A game of "truco": USA-UK partnership in Malvinas
Nestor Miguel Gorojovsky
nestor at SPAMsisurb.filo.uba.ar
Sun Oct 10 06:43:02 MDT 1999
El 9 Oct 99 a las 22:07, Jose G. Perez nos dice(n):
> I am not at all in the slightest an expert on the
> Malvinas War, but my
> impression of it has always been that it was
> British-initiated and led, not a "joint venture," or if a
> joint venture, one in which one partner acted had way more
> at stake and acted on behalf of all.
There are good reasons for the conflict to be a joint
venture, which in fact it is.
1. The dimensions of the game
The conflict over the South Atlantic is in fact, a conflict
over the passage between the Atlantic and the Pacific, plus
a conflict over access to Antarctica and, to a certain
extent, a conflict over control of the great tankers route
around the Cape of Good Hope. It is also a conflict over a
convenient surveillance station just in case some Southern
Cone country went wild. It is also a conflict over oil
(though estimates were greatly exaggerated, and extraction
is not easy, there seems to be a good deal of oil down
there under the sea) and over fisheries (we are facing the
abrupt depletion of our hake stocks, for example, and the
species runs serious danger of disappearing commercially).
2. The history of the invasion
But it all began as an act of piracy by an American
captain, who stormed the Argentinian colony led by Luis
Vernet in the early 1830s, because these absurd South
Americans wanted to cash some money from rights to hunt sea
lions on the islands and in waters around them. A couple
of years later, an English captain, James Onslow, occupied
the islands with no right at all, etc.
So that Americans are enmeshed with Britain in the Malvinas
from the very beginning, and they have always been. During
the 1982 conflict, the British -who had been raising the
bets for a decade- were desperately interested in a
showdown (particularly, M. Thatcher was). The Americans did
not publicly foster this, but through the good offices of
the American friends of the Argentinian Junta word was
passed to the military here that it would be easy to reach
3. The need to get rid of the murderers
If you want my own opinion, backed somehow by
the immediate understanding of the situation that Lionel
Jospin had in France at the same time (please see my recent
posting to this list on this issue), the imperialists had
decided that my country had been taken down enough for
them to do away with the military at last.
The move had begun before Galtieri, when it was almost public
that his predecessor General Viola had "received orders" to pass
the power on to civilians. In fact, some of the members of
the Viola Cabinet entered the civilian cabinets after 1983.
Galtieri seems to have been some kind of reaction on the
side of the military,some among who began to realize that
they would be the scapegoat.
This line of action failed (the usual one in Argentina, by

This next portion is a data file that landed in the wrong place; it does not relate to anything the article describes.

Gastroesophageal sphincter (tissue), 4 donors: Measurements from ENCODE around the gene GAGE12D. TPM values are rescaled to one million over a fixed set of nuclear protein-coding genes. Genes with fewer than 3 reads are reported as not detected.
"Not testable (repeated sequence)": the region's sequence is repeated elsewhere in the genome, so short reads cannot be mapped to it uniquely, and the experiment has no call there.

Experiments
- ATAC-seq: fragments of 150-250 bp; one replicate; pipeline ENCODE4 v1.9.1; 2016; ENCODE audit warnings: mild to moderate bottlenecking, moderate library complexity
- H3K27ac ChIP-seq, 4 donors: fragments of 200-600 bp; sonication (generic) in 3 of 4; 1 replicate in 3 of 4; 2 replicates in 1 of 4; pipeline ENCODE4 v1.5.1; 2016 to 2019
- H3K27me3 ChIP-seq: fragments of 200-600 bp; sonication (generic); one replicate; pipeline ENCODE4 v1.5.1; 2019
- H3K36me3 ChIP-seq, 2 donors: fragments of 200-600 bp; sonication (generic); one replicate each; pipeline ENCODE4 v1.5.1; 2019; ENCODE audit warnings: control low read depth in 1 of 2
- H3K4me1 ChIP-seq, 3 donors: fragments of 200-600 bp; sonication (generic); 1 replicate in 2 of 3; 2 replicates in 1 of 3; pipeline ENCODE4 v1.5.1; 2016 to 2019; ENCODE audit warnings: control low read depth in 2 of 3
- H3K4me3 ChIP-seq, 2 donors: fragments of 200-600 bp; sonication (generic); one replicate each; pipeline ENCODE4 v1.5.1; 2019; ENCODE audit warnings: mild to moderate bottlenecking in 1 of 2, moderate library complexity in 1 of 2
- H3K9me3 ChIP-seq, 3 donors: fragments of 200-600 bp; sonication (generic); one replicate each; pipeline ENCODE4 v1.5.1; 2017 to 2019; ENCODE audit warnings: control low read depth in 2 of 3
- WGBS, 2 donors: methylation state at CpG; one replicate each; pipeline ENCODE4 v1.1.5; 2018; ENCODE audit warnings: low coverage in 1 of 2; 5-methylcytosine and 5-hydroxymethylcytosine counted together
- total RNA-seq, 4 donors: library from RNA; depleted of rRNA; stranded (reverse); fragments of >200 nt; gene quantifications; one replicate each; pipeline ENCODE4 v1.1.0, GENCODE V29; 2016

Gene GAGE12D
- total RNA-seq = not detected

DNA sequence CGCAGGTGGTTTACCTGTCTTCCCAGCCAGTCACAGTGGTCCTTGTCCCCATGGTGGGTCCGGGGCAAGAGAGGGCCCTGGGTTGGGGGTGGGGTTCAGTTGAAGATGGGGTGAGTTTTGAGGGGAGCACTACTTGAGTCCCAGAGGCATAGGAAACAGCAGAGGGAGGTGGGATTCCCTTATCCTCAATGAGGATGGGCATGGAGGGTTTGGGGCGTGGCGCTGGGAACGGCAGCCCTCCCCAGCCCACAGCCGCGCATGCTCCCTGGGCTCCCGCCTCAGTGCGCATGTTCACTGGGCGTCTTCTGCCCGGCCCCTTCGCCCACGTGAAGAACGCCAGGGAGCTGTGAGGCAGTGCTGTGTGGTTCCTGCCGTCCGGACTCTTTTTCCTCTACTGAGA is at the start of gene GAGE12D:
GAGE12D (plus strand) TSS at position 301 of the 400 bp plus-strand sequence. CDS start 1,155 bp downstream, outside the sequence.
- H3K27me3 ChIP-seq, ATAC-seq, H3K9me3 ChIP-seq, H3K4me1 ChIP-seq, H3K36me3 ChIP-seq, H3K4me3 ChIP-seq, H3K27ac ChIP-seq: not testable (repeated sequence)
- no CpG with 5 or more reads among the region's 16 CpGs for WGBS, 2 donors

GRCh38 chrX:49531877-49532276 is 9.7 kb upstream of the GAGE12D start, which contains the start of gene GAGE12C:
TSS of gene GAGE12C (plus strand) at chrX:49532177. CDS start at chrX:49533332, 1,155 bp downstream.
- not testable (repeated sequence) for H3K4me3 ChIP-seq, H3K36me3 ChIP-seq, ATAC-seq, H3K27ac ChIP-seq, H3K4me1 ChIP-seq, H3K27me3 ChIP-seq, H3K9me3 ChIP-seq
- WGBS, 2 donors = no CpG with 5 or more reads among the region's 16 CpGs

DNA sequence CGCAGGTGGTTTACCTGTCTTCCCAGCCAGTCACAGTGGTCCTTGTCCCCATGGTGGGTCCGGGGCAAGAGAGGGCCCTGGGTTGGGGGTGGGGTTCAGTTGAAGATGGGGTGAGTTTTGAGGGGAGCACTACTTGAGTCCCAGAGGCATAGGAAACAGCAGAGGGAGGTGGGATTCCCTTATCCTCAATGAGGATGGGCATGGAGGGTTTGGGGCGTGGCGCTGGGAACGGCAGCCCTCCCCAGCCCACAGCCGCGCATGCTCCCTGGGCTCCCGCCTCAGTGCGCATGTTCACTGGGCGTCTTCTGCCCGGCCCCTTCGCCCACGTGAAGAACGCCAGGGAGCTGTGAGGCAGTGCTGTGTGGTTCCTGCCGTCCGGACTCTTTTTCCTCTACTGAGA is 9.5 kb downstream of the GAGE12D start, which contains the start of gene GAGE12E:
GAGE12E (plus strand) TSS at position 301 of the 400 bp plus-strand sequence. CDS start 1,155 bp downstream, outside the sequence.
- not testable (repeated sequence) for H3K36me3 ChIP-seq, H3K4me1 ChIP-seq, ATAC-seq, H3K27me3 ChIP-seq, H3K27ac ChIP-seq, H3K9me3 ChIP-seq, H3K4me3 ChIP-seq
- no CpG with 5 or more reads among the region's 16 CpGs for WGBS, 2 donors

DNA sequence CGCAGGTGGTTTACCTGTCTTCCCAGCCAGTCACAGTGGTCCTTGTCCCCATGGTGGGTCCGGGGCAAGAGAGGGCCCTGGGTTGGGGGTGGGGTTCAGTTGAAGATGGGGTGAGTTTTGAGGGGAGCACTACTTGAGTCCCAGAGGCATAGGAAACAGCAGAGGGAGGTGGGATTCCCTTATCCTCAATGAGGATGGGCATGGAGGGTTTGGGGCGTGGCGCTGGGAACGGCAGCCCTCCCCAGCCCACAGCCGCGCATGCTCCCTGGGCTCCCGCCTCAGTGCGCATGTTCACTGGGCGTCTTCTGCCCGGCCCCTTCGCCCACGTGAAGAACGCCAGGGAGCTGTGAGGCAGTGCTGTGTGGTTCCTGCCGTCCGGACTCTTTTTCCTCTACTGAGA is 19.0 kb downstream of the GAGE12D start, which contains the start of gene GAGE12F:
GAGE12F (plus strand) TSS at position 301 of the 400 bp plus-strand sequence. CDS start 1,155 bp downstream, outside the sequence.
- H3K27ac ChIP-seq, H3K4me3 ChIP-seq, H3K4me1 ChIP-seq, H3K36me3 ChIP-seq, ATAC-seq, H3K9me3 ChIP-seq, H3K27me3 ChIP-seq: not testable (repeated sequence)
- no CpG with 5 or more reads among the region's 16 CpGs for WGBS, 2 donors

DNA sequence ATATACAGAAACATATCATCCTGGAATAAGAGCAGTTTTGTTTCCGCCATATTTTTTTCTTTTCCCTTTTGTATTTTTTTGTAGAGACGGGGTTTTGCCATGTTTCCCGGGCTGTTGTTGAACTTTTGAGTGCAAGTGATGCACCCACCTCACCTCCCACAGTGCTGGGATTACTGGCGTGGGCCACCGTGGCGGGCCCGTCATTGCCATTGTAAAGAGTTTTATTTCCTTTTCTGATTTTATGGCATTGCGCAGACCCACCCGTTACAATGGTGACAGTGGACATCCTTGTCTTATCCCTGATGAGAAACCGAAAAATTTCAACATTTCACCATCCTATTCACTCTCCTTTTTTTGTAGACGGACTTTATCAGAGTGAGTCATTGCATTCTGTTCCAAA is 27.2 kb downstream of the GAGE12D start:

the way), another one was to be found. Of course, a war
over the islands was too risky, I agree before you tell me
that. But the case is Britain (by those times, Great
Britain again, in words of M. Thatcher) had an ongoing
conflict, and they were decided to bring things to war.
They knew they could rely on their Argentinian sepoys, as
The American mediator in the conflict (Alexander Haigh) was
consistently working in order to support the British
against the Argentinians. When he saw that the takeover of
the islands of April 2nd. had unleashed a massive wave of
support to the government which AT THE SAME TIME denounced
them as criminals, he is reported to have said "This is Iran"
and to have finally made up his mind.
4. Some evidence
The British troops would not have been able to invade the
islands without massive American support. There was
satellite surveillance, special satellites were launched,
equipment was massively given to England (including the
Sidewinder missiles) and the media coverage worked as it
usually does when these occasions come. The blunders by the
Argentinian High Command are a different matter. But the
partnership between the USA and the UK on the Malvinas
seems hard to debate.
5. A kind of conclusion
Britain made some unexpected moves, perhaps, but these were
soon understood by the partner. There is an Argentinian and
Uruguayan cards game, the "truco" (trick is the
translation), where you play in couples and among others
you have to manage to have your partner know what cards are
you holding, while you try to see what cards does the
opponent couple hold. There is a complex set of signals
that you must pass without the other two noticing it, and
it is allowed to bluff.
The Malvinas war was a dedly game of truco where USA and
Britain played superbly against a foolish Argentinian Military
High Command who was duped into believing they were just
having an afternoon tea party with some mah-jong. Duped by
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